A Calgary-based ad company is helping Nunavut’s Feeding my Family advocacy group take another crack at fighting the high price of food in Canada’s Arctic.
WAX Partnership Incorporated has produced fake ads on YouTube for a fictional grocery store called Way North Foods, showcasing actual prices of food in Nunavut with slogans like “Nobody offers you less for more.”
Chris Lihou, the creative writer behind the idea, describes it as a “shareable, relatable” way of informing southern Canadians about the issue of food insecurity in the North.
“By using the really familiar grocery store ads that we all see, where you have smiling people and cheery jingles and all the rest of it and they’re all touting how great their deals are, we thought it would be interesting to invert that and have them be really excited about these high deals,” he said.
Lihou said he first became aware of the issue himself when media posted photos that people in Nunavut had taken of prices on their local grocery store shelves.
He and his co-workers were surprised to learn about the high prices, and started talking about ways to spread awareness of the issue in southern Canada.
“A lot of us don’t know that those prices are that high, and of course that affects families that have a hard time making ends meet,” he said.
They contacted Leesee Papatsie, the Iqaluit-based founder of the Feeding My Family advocacy group, for input and came back to her with a concept.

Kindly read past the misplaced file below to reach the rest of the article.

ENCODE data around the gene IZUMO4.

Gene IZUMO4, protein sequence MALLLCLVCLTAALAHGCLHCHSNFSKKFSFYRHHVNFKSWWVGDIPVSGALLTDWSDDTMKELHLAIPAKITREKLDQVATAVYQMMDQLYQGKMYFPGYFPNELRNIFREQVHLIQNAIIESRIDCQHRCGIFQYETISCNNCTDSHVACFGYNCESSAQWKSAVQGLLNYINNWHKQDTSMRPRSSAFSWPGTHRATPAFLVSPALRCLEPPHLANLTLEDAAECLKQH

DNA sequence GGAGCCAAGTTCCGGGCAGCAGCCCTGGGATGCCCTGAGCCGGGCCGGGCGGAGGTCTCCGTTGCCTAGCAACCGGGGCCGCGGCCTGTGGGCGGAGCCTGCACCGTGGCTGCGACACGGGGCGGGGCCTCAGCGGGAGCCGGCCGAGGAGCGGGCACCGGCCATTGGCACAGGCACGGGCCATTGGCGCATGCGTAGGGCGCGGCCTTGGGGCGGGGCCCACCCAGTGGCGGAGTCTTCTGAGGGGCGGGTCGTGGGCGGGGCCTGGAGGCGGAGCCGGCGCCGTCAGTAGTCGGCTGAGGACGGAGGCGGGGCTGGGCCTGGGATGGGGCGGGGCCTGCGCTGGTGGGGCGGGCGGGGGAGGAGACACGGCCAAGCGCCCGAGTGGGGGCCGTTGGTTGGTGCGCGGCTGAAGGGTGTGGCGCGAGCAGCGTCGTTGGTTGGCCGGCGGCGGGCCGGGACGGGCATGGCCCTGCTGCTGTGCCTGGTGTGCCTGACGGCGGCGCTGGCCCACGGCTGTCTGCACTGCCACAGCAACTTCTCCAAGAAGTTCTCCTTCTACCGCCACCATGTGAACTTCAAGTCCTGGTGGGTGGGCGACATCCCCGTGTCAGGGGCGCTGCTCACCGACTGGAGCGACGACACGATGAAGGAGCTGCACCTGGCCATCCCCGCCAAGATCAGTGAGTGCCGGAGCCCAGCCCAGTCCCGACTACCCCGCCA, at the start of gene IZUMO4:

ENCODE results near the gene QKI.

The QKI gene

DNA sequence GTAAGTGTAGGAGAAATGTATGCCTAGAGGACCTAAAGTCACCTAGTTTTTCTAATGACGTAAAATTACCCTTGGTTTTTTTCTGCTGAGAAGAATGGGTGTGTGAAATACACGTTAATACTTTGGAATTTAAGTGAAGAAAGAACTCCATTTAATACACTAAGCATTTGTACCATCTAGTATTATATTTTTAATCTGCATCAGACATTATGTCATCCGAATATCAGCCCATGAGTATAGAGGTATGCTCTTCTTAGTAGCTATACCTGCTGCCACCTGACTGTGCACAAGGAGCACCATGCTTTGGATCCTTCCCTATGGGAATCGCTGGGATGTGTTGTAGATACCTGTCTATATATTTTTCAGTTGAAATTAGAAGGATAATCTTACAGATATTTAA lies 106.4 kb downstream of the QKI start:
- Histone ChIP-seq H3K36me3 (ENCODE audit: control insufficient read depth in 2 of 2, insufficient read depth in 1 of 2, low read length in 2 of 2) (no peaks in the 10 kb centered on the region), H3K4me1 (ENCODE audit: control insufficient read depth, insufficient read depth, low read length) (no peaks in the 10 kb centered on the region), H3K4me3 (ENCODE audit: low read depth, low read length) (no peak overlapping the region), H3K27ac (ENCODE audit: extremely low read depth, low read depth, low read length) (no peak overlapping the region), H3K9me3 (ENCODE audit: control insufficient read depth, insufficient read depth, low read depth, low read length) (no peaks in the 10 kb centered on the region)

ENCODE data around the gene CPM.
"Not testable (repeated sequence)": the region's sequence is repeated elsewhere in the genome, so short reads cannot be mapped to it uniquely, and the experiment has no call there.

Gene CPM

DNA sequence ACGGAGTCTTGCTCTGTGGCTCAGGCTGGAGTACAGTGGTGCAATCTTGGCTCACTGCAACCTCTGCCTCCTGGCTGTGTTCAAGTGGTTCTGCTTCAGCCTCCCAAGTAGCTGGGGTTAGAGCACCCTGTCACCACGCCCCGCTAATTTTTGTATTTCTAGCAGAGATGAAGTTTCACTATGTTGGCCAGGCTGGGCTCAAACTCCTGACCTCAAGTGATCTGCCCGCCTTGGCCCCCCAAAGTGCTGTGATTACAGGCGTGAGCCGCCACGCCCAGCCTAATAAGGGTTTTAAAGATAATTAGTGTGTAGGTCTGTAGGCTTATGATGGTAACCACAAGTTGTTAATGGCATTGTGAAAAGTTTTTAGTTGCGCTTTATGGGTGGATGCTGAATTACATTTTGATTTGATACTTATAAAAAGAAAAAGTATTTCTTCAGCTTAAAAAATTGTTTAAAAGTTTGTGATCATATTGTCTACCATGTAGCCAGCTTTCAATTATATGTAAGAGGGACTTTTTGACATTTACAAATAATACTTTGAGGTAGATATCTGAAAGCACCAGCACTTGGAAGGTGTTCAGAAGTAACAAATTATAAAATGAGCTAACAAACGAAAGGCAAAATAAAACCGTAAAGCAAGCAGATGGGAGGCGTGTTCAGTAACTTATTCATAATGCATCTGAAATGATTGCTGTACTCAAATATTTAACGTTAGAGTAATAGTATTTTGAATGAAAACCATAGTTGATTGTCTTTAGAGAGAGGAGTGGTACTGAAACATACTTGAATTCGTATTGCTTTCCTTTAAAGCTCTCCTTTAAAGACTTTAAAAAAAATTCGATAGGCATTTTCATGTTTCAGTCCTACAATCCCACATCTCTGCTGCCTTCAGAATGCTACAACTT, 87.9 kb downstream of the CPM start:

“We showed it to her; she loved it,” said Lihou. “And then we began the long road of getting it produced.
“Because we were doing everything for free, we had to rally as many people as we could. We rallied a lot of really great people here in Calgary — Joe Media, our production partner; Six Degrees, the audio house that did the jingle and all the music and the voiceover.
“We had to find a grocery store that would let us shoot in their store, and that was a challenge until we found a really generous woman at Family Foods in Calgary that allowed us to come in during the day and do it. As well as just finding actors … everything was pro bono, everybody helped out.”
In fact, everyone in the videos is a WAX employee, except for one older man who is a professional actor.
From the initial concept last spring, it took until the end of the year to finish the videos.
“We understand the issue is complex,” said Lihou. “What we really is hope is to get people thinking about it.”
Papatsie said she’s pleased with the final result.
“I’m really grateful that [the videos] came out,” she said.
She said she hopes southern Canadians will take note of the fake ads and help advocate for cheaper food in Nunavut.